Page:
The Dragonlance Nexus

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Reflections on the DragonLance Saga

by James Wyatt


I had the pleasure of meeting Tracy Hickman and Margaret Weis at GenCon in the summer of 1998. While Tracy autographed the copy of The Immortals that I bought, I told him a little about my own background as a former minister and a religious person, and thanked him for writing fiction that reflected a world-view grounded in faith. A bystander inquired what I perceived as distinguishing the DragonLance novels from any other fantasy fiction in this regard.

Hickman himself has discussed what distinguishes epic fantasy from other fantastic genres (including science fiction and cyberpunk), explaining that epic fantasy at its heart revolves around an essentially moral conflict between good and evil, and champions the cause of good in that conflict. In that respect, DragonLance is little different from the Biblical book of Revelation, which portrays the same kind of climactic, earth-shattering conflict between good and evil. That epic clash is the background of the saga, but what makes DragonLance good fiction is the way that conflict plays out within the hearts of the characters, particularly Tanis Half-elven, who is torn by his love for Kitiara, a former companion who has taken evil's side in the war. This gives DragonLance a moral dimension you don't always see in other fantasy novels, and installs it, in my mind, into the fantasy fiction hall of fame, right beside Tolkien's Lord of the Rings.

There are more explicitly Christian elements tucked into the DragonLance saga as well. The most obvious is the wizard Fizban—an apparently forgetful and bumbling old wizard whose path intersects with that of the heroes. In the end, it is revealed (stop reading now if you have not read the trilogy!) that Fizban is actually Paladine, chief among the good gods of the world. The idea of a powerful and benevolent deity walking on earth in a humble human guise has obvious echoes of Christian belief. Perhaps more importantly, it sets up a powerful contrast between the use and abuse of power on the part of the good god Paladine and the evil goddess Takhisis. Paladine, in the guise of the bumbling wizard Fizban, gently helps the heroes along on their quest to hold on to their freedom. Takhisis works much more directly through her dragon highlords to subjugate the forces of good and establish an evil empire under her control.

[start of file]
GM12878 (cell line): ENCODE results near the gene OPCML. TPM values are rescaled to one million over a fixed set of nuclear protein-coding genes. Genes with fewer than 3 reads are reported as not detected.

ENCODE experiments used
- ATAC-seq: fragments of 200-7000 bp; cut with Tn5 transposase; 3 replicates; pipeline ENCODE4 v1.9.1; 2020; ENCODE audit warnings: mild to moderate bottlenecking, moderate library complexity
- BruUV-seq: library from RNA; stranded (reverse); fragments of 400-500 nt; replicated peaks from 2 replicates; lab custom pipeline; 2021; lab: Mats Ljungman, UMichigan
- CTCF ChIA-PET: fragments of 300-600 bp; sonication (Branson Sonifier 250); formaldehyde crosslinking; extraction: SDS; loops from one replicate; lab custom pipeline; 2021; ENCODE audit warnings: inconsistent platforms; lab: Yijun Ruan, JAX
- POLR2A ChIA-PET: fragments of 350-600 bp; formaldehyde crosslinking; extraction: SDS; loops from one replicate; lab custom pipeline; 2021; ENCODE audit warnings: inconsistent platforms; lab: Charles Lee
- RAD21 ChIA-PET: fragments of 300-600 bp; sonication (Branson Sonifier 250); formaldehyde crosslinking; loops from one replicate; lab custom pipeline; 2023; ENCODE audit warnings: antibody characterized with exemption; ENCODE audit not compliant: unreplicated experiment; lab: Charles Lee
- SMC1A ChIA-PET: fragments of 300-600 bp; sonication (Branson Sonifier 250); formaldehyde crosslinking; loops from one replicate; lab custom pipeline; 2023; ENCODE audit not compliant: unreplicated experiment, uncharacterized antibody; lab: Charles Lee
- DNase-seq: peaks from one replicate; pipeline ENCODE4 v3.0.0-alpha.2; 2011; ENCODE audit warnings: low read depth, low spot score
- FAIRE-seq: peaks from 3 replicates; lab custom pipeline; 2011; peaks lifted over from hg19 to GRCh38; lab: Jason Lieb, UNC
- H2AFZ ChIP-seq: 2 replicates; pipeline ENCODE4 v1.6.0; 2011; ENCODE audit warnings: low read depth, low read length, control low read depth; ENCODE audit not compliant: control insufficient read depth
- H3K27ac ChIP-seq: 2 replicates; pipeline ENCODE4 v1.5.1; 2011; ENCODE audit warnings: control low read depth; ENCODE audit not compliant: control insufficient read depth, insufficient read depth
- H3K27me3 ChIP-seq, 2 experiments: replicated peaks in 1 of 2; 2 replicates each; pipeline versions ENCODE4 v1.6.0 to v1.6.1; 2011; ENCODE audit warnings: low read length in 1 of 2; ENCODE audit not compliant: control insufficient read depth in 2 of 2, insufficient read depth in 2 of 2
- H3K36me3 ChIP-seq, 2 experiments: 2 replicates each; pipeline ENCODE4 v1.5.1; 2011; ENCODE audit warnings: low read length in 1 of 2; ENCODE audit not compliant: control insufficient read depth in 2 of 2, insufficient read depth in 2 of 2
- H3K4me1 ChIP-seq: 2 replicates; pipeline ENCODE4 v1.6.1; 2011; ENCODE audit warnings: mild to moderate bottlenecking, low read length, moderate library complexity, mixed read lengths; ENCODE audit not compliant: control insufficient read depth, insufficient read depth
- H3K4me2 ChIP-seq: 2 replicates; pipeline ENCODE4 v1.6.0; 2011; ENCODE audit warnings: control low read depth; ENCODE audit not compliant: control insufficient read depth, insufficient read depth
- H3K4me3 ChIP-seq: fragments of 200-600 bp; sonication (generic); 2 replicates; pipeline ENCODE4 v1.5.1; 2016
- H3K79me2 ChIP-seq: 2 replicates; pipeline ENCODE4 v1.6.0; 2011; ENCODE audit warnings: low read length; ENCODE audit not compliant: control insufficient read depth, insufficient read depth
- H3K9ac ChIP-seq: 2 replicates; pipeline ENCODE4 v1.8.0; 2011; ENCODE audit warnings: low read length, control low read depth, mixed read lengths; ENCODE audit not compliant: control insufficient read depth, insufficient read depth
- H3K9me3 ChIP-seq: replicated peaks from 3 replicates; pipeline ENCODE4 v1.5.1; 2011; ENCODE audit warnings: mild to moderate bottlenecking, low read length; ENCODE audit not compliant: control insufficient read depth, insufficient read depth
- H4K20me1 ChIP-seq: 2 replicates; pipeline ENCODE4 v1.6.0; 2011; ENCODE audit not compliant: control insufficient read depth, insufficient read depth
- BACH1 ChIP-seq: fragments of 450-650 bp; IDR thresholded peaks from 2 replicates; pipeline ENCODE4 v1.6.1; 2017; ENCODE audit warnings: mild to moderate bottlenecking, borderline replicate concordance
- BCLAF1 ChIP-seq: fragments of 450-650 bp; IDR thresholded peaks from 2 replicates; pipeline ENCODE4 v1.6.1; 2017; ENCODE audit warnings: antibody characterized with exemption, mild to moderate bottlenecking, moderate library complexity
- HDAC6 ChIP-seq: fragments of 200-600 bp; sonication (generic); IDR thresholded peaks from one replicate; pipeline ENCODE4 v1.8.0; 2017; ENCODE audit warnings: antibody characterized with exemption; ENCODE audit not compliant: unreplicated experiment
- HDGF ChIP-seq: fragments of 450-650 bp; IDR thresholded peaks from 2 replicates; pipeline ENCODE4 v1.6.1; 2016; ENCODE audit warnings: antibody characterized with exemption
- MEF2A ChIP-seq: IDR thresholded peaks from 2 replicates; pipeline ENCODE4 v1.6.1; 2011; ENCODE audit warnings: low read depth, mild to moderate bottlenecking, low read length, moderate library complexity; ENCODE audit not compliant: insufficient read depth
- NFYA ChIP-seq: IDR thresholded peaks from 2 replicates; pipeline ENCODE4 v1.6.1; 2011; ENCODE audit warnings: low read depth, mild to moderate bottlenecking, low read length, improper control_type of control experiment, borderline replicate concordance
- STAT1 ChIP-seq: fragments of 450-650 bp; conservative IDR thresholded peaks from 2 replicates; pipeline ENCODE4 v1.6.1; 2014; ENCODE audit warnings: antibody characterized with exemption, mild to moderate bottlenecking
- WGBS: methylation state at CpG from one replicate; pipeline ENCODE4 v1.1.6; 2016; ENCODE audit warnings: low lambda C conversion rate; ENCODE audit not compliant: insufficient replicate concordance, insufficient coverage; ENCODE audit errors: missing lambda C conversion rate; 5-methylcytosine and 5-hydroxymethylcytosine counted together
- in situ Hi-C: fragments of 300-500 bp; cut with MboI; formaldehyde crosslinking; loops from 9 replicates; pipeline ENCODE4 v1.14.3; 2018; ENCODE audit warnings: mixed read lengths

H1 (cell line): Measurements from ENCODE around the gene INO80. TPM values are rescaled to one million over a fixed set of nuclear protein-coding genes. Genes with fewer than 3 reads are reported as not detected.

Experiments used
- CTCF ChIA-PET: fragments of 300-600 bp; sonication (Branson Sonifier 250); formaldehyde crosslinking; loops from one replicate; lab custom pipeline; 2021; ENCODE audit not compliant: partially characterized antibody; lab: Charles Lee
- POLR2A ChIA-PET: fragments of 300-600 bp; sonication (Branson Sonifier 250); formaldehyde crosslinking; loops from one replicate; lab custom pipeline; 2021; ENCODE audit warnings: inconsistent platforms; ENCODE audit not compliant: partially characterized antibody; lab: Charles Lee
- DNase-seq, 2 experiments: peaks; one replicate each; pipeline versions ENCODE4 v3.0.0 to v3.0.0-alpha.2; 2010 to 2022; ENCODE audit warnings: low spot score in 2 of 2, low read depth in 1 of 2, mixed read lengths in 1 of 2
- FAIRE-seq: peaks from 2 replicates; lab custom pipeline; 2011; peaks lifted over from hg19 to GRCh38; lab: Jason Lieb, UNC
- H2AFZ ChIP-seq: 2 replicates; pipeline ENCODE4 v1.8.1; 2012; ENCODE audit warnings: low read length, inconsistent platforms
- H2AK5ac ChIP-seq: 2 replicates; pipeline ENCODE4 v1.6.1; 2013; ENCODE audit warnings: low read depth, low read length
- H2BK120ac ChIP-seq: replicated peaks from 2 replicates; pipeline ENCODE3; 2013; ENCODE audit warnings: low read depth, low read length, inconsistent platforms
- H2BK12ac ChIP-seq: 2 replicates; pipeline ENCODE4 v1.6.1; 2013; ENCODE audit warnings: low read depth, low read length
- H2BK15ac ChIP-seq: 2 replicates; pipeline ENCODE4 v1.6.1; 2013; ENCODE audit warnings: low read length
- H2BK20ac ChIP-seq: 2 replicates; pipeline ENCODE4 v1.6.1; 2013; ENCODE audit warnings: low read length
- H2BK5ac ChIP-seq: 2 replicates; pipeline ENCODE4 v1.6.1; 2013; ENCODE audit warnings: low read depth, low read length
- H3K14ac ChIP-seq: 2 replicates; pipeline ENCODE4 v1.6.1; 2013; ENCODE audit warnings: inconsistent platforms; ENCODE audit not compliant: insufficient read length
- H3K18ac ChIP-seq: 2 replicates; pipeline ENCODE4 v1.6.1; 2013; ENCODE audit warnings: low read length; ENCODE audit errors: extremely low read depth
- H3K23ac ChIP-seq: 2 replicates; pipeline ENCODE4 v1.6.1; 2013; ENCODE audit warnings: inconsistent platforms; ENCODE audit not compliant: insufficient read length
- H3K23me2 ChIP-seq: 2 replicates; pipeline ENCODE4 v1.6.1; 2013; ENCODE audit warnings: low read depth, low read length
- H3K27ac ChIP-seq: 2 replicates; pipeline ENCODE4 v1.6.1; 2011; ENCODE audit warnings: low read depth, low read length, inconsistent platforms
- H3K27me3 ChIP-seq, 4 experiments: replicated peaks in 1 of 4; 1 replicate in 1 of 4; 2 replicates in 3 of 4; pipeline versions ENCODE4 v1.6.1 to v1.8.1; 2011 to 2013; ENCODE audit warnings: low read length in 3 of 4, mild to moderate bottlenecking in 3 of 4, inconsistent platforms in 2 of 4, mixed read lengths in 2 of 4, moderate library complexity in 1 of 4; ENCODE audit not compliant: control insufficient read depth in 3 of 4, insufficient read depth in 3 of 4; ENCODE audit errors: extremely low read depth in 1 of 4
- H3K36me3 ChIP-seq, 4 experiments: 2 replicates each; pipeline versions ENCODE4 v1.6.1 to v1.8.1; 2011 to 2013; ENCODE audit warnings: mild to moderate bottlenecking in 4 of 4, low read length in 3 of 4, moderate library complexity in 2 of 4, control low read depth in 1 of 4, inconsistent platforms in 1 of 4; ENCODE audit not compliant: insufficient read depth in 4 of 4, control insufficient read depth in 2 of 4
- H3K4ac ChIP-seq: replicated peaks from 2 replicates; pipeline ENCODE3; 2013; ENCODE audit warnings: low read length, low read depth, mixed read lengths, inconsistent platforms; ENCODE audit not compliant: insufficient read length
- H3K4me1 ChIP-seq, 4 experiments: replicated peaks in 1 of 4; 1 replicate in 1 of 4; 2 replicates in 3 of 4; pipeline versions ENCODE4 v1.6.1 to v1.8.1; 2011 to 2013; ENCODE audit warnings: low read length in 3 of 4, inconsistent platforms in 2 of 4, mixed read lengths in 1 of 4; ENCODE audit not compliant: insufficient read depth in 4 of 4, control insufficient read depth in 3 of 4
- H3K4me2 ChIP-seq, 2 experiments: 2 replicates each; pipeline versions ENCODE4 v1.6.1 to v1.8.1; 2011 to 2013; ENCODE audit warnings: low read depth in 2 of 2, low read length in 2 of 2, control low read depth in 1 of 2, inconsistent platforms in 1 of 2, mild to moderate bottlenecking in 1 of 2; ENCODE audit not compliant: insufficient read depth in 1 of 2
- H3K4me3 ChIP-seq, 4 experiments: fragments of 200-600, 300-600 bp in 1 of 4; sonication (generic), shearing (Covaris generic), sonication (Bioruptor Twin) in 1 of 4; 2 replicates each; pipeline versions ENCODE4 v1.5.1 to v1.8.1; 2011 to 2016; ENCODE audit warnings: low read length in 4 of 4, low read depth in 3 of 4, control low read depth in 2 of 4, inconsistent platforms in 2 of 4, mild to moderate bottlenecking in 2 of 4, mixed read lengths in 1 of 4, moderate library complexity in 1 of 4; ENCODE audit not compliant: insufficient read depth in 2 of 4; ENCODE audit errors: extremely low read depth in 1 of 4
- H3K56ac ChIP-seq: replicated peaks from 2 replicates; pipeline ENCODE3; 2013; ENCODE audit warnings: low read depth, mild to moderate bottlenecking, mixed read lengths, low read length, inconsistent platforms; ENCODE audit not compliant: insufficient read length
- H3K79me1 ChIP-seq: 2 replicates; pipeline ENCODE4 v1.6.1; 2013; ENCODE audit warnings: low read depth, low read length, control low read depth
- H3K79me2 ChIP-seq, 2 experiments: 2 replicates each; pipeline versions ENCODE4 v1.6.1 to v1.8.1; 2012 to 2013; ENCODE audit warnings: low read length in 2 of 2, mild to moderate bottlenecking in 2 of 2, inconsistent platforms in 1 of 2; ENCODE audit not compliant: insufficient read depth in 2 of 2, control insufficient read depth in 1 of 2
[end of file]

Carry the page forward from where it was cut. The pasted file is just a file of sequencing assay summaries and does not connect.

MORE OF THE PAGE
As painful as it is sometimes, it remains true that God has steadfastly refused to compromise our freedom, even for our own good. Christ did not come as a king to establish God's empire on earth, subjugating us in the name of righteousness. And God still does not force us to be good, or step in to set things right. God is present with us and beside us, sometimes in unexpected or downright absurd disguises, gently encouraging and helping us do the right thing ourselves.

I hope to continue my conversations with Margaret and Tracy, and I welcome your thoughts on the DragonLance saga's theological implications.

Afterward:

A reader in Germany sent me some insightful comments reflecting on the relationship between Tasselhoff Burrfoot and Fizban in the DragonLance Chronicles. It seems that Fizban needed Tas—to find his hat, to help keep his spellcasting "mistakes" in check. At least, Fizban allowed Tas to feel that he was needed.

This train of thought reminded me of an interesting aspect of the Incarnation in Jesus' infancy, God allows mortals to take care of the Divine. Mary may have had a unique relationship with God, in caring for Jesus as his mother.

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